Why is the bottom line always so bereft of what is truly valuable?

When will we begin to learn that value accrues to the ineluctable, spiritual qualities of nature as much as to material, economic considerations? When will we understand that by stripping the land of nature we leave ourselves naked?

I look away from my camera, tearing my eyes from the terrible and compelling activity I’ve been shooting with such intensity. I am confronted with a ravaged landscape. A rabbit scurries out of a woodpile, away from the uproar, disappears into another. The Milwaukee County Parks Administration building sits beyond, newly exposed in the bright, wintry light. Atop its pole the flag snaps in the wind. Land of the free….

When there is only one tree left, the spotter walks over to me and tells me he is leaving, perfunctorily warns me not to get too close. He understands that I will not. Then he, like the rabbit, vanishes.

The last oak stands, its lacy tangle of branches stark and black against the sky.

Then there is only sky.

Note: If, like me, you are saddened and disappointed by this and want to know what you can do, please contact the following with your questions and comments:
The Wauwatosa Common Council 
The Milwaukee County Board of Supervisors
The UWM Real Estate Foundation, President David H. Gilbert: -->
The City of Wauwatosa:
Mayor Kathleen Ehley: 
Paulette Enders, Development Director:  
William C. Porter, Director of Public Works:

To read another perspective on this topic, click on WauwatosaNOW.


  1. I totally know how you feel about this. Watching the senseless destruction of something that is loved. Whether it be a beautiful grove of trees or a an old building. I have been working on a book project about the histories of Wisconsin drive-in theaters for several years now. And like you, I documented the destruction of the old 41 Twin Outdoor theater in Franklin, WI back in 2002. It was a horrible feeling watch all the memories of 53 years get stripped from the land in a matter of a month. Thankfully you were there to document this sad event for all to know and share in the future. Thanks for a great article.

  2. Thank you for your work to document such a devastating loss.
    My question is: Why did this work take place on a weekend???

    1. I am sure they were hoping that no one would notice until the deed was done.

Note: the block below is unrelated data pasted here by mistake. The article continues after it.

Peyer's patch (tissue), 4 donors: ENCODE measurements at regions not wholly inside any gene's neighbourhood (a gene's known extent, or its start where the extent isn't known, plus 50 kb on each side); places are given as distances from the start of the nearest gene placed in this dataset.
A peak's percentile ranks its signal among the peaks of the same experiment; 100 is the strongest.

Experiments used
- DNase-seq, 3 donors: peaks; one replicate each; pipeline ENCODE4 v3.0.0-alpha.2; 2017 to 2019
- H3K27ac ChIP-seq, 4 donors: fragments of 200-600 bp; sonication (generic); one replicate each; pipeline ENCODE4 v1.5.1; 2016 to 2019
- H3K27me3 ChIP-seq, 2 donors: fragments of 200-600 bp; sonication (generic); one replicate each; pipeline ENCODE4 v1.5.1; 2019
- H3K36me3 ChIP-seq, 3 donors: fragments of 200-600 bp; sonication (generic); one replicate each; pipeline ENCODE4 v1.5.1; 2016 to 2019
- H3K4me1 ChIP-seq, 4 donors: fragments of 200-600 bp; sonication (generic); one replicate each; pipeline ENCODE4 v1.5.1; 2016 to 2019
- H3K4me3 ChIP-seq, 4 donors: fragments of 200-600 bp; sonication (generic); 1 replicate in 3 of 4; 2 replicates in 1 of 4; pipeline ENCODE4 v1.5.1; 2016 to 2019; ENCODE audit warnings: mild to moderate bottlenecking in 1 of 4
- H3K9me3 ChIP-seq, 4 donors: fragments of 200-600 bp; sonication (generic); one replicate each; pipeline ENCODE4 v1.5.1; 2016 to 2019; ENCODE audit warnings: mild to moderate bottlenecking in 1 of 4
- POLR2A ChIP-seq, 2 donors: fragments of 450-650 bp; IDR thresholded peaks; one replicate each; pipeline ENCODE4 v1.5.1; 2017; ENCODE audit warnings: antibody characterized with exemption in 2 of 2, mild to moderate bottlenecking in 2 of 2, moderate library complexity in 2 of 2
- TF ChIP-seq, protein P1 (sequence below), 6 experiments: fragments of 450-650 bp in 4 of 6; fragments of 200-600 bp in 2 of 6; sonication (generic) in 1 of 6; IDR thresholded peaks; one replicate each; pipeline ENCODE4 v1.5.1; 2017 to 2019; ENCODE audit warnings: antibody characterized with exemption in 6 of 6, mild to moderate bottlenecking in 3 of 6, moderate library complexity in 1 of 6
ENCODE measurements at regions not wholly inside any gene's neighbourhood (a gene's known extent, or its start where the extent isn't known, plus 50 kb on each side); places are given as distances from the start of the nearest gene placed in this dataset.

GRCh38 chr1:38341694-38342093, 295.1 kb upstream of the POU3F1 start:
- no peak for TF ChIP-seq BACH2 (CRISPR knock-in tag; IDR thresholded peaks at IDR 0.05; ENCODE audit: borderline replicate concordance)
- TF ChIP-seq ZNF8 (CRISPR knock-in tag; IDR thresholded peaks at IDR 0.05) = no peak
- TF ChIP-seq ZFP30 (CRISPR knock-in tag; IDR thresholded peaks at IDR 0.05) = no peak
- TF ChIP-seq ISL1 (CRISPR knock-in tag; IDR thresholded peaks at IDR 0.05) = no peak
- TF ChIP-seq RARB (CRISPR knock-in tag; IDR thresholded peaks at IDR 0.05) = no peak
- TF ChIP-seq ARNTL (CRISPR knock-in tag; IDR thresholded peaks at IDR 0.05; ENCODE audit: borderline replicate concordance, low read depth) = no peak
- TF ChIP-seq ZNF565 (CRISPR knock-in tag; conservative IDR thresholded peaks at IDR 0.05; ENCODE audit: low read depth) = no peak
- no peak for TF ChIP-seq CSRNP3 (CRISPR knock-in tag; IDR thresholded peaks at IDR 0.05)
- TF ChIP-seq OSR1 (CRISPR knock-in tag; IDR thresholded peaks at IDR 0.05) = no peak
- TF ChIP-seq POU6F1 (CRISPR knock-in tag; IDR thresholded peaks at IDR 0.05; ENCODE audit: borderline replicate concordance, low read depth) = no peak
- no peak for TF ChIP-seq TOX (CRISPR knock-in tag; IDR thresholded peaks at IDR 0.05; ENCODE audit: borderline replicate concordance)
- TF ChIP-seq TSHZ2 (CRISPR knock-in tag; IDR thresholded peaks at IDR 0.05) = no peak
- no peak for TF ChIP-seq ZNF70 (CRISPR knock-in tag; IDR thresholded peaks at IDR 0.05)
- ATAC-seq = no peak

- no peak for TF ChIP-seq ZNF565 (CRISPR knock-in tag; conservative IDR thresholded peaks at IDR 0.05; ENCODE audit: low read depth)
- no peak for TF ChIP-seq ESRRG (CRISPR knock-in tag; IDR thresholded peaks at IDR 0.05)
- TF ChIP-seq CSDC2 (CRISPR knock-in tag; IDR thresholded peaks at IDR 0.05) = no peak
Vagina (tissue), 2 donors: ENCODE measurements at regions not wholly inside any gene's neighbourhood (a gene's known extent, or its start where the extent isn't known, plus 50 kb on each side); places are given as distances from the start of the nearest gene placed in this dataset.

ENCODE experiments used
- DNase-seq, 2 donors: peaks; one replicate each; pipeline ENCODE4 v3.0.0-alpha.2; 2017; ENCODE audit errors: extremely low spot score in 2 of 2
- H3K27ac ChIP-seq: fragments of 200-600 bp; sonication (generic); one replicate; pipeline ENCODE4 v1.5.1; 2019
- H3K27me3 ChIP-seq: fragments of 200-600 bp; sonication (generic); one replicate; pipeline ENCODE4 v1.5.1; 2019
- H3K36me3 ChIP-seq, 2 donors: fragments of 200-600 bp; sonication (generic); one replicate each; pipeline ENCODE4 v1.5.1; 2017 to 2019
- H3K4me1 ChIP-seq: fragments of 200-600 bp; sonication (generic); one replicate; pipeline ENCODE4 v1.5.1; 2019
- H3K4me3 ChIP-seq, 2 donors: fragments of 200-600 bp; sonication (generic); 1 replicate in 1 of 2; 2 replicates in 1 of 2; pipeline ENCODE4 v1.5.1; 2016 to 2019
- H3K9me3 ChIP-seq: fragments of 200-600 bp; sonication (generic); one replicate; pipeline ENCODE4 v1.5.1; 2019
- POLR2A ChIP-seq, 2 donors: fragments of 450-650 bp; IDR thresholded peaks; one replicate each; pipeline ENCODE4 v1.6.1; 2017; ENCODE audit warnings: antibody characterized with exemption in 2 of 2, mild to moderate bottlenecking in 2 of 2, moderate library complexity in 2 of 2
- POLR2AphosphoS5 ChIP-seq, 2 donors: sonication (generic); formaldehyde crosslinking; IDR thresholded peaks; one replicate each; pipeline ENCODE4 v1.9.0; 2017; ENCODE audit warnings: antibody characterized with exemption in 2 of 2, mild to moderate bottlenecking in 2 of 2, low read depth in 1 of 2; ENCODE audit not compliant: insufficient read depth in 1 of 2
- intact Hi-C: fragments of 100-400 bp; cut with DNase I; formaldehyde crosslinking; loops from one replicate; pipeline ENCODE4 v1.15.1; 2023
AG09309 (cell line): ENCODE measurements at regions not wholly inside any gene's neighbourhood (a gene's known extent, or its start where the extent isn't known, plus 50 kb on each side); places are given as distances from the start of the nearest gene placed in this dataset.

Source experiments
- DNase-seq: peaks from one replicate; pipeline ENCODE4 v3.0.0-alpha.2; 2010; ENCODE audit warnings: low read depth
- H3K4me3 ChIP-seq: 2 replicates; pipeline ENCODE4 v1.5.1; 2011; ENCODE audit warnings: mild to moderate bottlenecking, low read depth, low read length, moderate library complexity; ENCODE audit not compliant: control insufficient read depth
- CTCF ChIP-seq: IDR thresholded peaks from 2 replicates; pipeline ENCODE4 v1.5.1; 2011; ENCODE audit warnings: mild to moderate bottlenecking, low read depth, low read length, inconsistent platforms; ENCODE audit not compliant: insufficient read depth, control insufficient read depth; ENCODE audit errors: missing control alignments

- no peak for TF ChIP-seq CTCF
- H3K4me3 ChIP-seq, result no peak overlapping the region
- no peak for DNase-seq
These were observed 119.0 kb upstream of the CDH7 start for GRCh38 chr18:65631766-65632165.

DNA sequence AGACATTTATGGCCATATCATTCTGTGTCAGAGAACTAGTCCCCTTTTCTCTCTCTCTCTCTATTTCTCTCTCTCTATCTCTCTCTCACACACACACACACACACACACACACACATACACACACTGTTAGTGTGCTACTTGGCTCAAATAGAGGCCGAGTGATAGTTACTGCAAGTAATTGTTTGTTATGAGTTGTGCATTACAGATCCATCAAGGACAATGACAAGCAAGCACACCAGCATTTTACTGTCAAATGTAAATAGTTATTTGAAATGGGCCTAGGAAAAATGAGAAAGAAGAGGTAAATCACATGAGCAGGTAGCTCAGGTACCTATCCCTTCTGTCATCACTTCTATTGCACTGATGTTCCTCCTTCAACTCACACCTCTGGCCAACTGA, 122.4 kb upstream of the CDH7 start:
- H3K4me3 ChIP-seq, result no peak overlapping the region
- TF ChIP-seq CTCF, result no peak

2. I asked the spotter why they were doing it on the weekend. His answer was pretty conventional: the company, which is based in Illinois, was so busy that this was the only free time the job could be booked, also considering the snow-free conditions. He was friendly, and "just doing his job." I get that; don't blame the workers. But Charles may have a point.

  3. And so now what will become of the "harvested" wood? There is probably hundreds of feet of furniture-grade lumber in those old trunks. Is it all destined for the chipper?

  4. An Man shall destroy this good earth, I have walked the grounds many times and it tears out your heart. The hawks, owls Deers Monarchs butterflies shall not return, thanks to man.

  5. The thing that is so frustrating is that originally, they were going to put the road in from the west of the Parks building, but DOT said it would be too close to the new highway interchange. Then they decided to put it to the east. They could have moved it further east (b/c of course, the County owns that property too) or even meandered it to save a few of those amazing trees. Sadly, instead of a lovely "parkway" that UWM promised, we are getting a highway, paid by DOT, which is essentially going to be a reliever for when they are constructing the new Zoo Interchange. Since DOT is paying for it, Tosa did what they wanted I think. We've been talking at people with blank stares for years now. The new buildings are also not innovative, or built to take advantage of the natural topography. They are grading and flattening everything. Its going to look like another boring business park (e.g. South of Watertown Plank). There so called Innovation Park is not innovative or a park. Its an abomination and a "missed" opportunity to do it right. Its also funded by your tax dollars Tosans through two ginormous TIFs.

  6. Good work on this, Mr. Daniel. It sometimes seems as if some people simply dislike the color green, and wish it banned from the world.. real green, real life-affirming fresh and living green, not the green of money. Unfortunately, these people are often in a position of power. Again, good work detailing this, and wonderful message to the story.